Growing number suing Costa Cruises after "chaotic" evacuation
A growing number of Costa Concordia survivors are launching legal action against Costa Cruises after their cruise ship hit a reef and capsized off a Tuscan island last Friday.
Passengers were instructed to return to their cabins just minutes after a 70m gash wastorn in the side of the hull.
“The situation is under control,” a crewmember told passengers. “Go back to your cabins. We ask you that you all return to your cabins. Once the electrical problem is sorted out everything will be back to normal shortly. Everything is under control. We are resolving the problem.”
It took Captain Franceso Schettino over an hour to decide to evacuate the sinking ship.
The crew hadn’t gone through the evacuation procedure with passengers because, according to international rules, it only needs to be practiced within 24 hours of leaving port.
Reports have emerged this week that increasing numbers are seeking to launch legal action against Costa Cruises.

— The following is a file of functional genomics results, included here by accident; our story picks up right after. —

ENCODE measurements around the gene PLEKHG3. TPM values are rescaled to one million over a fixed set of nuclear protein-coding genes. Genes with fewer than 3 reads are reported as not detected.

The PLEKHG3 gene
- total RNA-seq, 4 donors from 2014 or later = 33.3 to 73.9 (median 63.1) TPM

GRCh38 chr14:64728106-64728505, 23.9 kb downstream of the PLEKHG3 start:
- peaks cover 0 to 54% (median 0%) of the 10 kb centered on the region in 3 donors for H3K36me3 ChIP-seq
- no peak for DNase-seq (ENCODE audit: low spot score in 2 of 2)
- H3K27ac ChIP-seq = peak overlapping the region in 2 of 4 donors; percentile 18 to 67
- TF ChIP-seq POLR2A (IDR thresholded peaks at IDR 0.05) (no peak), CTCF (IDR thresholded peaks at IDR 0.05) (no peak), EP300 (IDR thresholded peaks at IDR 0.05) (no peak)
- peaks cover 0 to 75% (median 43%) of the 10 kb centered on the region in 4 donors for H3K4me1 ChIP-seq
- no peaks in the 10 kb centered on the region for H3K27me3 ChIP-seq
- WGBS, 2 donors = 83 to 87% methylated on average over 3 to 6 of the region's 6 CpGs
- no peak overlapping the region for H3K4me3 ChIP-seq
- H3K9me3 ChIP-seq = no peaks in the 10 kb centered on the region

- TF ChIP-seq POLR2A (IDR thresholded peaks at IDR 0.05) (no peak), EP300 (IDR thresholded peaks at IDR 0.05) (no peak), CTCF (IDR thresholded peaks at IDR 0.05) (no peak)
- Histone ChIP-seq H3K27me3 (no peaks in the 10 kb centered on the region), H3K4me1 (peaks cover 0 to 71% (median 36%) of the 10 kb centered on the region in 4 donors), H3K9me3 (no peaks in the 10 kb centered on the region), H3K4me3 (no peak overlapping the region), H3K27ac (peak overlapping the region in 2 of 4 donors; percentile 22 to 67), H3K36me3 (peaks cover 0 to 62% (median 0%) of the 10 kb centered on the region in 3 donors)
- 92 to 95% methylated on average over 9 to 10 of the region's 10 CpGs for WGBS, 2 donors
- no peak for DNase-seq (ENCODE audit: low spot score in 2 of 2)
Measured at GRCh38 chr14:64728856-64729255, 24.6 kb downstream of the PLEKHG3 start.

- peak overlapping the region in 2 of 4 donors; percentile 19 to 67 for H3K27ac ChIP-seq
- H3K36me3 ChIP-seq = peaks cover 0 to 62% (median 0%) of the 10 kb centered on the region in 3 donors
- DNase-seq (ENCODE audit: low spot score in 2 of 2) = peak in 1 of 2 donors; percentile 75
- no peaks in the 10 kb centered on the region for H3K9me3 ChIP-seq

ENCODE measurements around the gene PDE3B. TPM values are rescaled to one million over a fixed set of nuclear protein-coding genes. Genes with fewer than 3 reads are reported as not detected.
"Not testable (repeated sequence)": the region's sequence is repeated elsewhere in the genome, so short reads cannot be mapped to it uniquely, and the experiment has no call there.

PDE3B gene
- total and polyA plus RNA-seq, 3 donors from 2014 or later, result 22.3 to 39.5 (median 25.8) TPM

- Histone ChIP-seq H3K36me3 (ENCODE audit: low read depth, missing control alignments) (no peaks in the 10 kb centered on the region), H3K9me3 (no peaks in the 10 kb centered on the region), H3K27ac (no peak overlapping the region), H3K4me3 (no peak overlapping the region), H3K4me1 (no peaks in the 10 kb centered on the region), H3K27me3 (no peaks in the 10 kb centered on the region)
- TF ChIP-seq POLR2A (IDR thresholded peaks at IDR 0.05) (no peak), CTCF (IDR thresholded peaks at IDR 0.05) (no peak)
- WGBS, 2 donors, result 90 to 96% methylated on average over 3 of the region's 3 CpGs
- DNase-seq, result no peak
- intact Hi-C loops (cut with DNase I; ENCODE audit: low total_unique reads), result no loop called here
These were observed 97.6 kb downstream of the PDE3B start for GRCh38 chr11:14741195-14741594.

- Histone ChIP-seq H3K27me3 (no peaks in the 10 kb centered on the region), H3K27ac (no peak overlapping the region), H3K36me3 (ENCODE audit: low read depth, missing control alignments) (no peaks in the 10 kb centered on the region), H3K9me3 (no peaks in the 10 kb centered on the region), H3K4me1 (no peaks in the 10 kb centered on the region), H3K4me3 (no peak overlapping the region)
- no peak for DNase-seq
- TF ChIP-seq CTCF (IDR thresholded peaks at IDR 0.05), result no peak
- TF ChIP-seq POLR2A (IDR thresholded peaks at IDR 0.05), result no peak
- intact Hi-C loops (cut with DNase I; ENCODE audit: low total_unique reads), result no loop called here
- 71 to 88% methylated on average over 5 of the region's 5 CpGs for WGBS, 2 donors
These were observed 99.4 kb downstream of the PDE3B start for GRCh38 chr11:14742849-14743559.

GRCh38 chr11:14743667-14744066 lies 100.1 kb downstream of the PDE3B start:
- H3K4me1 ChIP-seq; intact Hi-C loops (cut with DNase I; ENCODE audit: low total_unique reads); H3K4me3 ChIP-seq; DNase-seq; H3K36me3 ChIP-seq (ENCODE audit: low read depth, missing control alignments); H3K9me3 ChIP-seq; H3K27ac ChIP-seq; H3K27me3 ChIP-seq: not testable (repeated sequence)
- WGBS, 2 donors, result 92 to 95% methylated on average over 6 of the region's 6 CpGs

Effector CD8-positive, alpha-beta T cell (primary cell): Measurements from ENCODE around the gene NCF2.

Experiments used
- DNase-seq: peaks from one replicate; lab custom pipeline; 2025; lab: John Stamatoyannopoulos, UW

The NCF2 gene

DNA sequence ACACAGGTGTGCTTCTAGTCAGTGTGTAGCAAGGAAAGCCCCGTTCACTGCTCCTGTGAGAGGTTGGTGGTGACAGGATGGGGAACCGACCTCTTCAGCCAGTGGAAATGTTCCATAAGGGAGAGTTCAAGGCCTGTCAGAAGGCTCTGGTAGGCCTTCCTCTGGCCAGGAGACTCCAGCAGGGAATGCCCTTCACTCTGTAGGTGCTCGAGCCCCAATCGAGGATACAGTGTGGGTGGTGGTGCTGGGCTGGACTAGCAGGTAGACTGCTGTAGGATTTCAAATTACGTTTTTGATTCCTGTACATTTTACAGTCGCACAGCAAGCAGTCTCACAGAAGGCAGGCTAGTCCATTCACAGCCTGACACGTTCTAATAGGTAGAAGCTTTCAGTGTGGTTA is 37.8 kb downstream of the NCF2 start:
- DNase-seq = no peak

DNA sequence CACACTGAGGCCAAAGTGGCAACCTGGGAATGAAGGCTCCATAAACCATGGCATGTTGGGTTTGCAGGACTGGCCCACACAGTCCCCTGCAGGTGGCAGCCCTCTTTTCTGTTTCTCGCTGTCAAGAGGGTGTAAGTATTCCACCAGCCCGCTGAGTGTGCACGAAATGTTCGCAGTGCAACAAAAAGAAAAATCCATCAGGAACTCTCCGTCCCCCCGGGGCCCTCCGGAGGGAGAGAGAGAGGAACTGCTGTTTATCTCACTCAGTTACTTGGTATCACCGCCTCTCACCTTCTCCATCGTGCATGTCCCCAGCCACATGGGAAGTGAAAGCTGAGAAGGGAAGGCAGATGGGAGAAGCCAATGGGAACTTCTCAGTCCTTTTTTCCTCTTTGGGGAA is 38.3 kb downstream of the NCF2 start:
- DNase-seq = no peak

Fernando Tofanelli, an Italian student who was on board the ship, asked Costa Cruises staff for some money to buy basics after he lost his ID, car keys and wallet. “By the evening, a tough looking man and a handful of women were telling us, ‘If you want any money or compensation, you have to make a legal claim. You need to go to court’,” he said.
However, those hoping to sue the cruise company have been warned that they may not be successful. Vincent Foley, an admiralty lawyer in New York, told the New York Times that Costa Cruises could argue that they aren’t responsible for Captain Schettino’s behaviour.
The CEO has already laid blame at the feet of the captain, saying his “unapproved, unauthorised manoeuvre” caused the crash. Captain Schettino is currently under house arrest accused of manslaughter, shipwreck and abandoning ship.
Furthermore, part of the ticketing agreement for Costa Cruises stipulates that any legalaction must be filed at a court in Genoa, Italy, where people have less rights than in other countries. This significantly limits the kinds of lawsuits that can be brought, where they can be brought and how much the company can be forced to pay, the New York Times reports.
To date 11 people have been confirmed dead with 21 others still missing. The search for survivors has been temporarily suspended after the 114,500-tonneship shifted on the rocks near the island of Giglio.
The photo above is of Costa Concordia taken in 2009 by 233627